Knowing how much you should borrow for an investment loan is a little like eating at an all-you-can-eat buffet; just because the money is available to you, doesn’t mean you should borrow it all.
Investing in property is a wonderful way to build an investment portfolio, enjoy long-term returns and take advantage of tax benefits.
But before you enter the market, you’ll want to crunch the numbers to figure out how much you can borrow – aka, your borrowing power.
What is ‘borrowing power’?
Your borrowing power is the amount a lender will loan you.
To establish a figure, lenders will look at your annual income, monthly expenses, current interest rates, the loan term and the type of loan you’re applying for.
They’ll also look at existing debts and financial commitments, such as credit cards and lease agreements (e.g. car and mobile).
When it comes to investment loans, banks and lenders will often approve you for a higher loan than if you were applying for an owner-occupier loan.
This is because they take into account a portion of the rental income the investment property generates.
You can get an estimate right now by using the ME borrowing power calculator.
Should I borrow the full amount?
Now, just because a lender says it will loan a certain amount doesn’t mean you should always take it.
It’s important you consider how a loan could affect your lifestyle (this could mean fewer holidays and dinners out) and any future plans you have, like starting a family or pursuing a new career.
For example, you may be able to borrow $450,000 from the bank and comfortably make your monthly repayments now.
But if you plan on starting a family next year, you’ll incur new costs that weren’t factored into your initial budget.
There are other ongoing factors you’ll need to consider too. These include:
1. Property manager fees
If you don’t want to manage the property yourself, you’ll need to hire a property manager. They normally charge between 6 and 10 per cent of the total rent.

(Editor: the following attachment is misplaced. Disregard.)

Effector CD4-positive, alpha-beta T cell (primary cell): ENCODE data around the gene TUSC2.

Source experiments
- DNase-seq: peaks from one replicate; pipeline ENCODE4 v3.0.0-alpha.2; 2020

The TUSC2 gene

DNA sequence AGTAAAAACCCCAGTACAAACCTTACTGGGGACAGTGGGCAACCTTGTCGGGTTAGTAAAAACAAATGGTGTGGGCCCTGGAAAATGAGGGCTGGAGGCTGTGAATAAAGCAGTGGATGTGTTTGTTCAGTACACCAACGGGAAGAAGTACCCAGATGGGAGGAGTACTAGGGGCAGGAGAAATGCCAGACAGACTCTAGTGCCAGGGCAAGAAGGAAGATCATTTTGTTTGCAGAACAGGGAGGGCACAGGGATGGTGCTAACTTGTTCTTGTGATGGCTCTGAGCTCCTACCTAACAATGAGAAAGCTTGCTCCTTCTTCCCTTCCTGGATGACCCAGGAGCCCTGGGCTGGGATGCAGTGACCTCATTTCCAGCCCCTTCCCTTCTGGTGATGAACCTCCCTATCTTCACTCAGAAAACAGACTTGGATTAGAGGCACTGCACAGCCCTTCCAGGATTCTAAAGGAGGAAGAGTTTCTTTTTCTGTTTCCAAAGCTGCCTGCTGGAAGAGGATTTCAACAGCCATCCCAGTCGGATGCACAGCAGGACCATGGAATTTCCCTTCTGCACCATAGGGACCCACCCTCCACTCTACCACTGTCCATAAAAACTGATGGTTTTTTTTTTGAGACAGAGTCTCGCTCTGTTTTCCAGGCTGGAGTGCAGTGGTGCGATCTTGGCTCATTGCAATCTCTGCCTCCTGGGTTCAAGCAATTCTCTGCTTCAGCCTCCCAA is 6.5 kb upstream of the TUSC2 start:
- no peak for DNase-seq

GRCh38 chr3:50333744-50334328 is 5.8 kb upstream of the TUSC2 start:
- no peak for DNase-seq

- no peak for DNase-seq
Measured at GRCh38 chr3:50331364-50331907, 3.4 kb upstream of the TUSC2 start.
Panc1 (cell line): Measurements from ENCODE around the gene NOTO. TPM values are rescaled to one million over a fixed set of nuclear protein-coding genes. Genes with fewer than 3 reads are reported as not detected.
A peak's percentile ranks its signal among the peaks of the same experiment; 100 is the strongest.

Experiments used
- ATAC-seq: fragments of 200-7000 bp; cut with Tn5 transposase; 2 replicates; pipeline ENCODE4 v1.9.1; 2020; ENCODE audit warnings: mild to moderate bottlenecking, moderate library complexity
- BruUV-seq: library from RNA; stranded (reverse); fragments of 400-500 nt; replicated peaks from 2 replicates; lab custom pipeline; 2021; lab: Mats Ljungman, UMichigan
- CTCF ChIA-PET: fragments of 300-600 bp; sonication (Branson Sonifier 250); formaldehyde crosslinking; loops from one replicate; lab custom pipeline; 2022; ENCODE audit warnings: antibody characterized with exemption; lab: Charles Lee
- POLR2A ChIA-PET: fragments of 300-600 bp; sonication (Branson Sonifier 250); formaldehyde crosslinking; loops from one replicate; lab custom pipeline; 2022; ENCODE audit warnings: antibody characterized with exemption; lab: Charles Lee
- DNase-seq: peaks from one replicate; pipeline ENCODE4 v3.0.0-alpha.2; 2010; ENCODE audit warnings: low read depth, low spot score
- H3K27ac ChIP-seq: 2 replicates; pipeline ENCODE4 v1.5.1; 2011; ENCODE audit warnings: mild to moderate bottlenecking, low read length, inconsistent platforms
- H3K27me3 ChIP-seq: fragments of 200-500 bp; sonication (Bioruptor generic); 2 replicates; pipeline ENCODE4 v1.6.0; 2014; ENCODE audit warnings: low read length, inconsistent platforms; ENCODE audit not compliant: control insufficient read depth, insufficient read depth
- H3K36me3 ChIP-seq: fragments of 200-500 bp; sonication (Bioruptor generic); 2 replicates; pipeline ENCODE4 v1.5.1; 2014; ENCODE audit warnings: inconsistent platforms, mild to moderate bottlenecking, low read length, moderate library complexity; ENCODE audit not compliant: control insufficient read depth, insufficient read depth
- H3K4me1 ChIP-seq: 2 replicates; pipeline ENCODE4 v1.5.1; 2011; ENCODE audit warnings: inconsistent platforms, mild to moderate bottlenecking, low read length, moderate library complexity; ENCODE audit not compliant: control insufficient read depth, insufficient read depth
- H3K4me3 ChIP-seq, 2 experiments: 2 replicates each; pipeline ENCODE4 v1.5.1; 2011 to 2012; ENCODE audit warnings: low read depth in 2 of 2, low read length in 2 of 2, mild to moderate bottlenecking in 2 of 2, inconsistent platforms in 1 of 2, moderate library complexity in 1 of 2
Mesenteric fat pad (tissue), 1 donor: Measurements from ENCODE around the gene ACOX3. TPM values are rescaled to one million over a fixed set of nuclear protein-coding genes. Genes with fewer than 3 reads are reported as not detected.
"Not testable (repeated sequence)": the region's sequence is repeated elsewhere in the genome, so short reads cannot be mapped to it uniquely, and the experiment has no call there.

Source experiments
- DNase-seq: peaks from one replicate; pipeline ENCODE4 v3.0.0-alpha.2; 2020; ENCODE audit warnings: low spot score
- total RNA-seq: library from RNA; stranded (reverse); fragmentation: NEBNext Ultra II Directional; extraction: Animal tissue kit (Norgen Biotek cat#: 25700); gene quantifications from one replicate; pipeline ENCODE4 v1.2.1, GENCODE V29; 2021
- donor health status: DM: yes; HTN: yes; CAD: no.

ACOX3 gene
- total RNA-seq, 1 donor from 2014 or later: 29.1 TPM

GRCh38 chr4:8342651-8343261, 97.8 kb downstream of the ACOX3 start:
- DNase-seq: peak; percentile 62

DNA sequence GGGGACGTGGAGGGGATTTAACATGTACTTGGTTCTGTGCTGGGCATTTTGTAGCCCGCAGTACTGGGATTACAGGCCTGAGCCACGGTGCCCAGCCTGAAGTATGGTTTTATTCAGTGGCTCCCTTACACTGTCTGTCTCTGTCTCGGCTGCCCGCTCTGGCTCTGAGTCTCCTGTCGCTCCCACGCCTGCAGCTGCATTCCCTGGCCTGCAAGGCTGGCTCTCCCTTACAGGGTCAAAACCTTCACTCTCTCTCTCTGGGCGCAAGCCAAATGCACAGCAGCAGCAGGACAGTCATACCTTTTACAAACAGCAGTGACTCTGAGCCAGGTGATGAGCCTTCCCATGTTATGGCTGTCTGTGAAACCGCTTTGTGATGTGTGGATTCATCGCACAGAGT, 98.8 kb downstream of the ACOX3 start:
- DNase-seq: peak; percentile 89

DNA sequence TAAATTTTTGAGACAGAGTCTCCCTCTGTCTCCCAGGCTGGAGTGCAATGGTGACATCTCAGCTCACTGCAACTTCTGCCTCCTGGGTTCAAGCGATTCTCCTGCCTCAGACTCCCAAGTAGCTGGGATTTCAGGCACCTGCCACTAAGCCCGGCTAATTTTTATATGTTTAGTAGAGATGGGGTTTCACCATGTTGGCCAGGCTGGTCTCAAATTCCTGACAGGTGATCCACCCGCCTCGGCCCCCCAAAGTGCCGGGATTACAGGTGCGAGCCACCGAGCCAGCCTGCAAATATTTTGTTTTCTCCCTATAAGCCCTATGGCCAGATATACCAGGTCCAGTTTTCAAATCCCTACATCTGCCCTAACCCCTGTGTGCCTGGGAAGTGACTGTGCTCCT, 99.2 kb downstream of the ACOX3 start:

2. Property vacancy
Not everything always goes to plan. So, if there are periods where your property doesn’t have tenants, could you make the mortgage repayments alone? Paying your own rent plus your loan repayment could get you into a financial pickle if you’ve over-borrowed.
3. The cost of repairs and maintenance
As a landlord, it’s your job to pick up the tab for all maintenance works and repairs. In fact, in Victoria under the Residential Tenancies Act 1997 landlords have a duty to ensure the property is in good working order. In other states similar obligations apply under the laws dealing with residential tenancies in those states.
4. Body corporate or strata fees
If your investment is part of an apartment block or townhouse complex, it will be part of a body corporate. Fees can vary (by thousands), so before you buy, check to see if these quarterly levies are within your budget.
5. Council rates
From bin days to parks to new roads, property owners are expected to pay rates to look after and keep their local council humming.
6. Interest rate rises
Depending on the loan you take out, if interest rates were to rise, could you afford the repayment increase? Sometimes, borrowing a little less can take the stress out of unexpected rate rises.
Just like a car or going on holiday, you’ll want to insure your investment property.
Landlord insurance covers you for tenant-related risks, such as loss of rental income and tenant damage.
It also provides cover for flood, storm or rainwater damage and fire damage – without insurance, you could end up in serious debt.
The exact amount you choose to borrow from your borrowing capacity is up to you – there are no official rules.
By crunching the numbers and factoring in your future plans, you can find the right loan that doesn’t overstretch your financial capacity.
This article originally appeared here.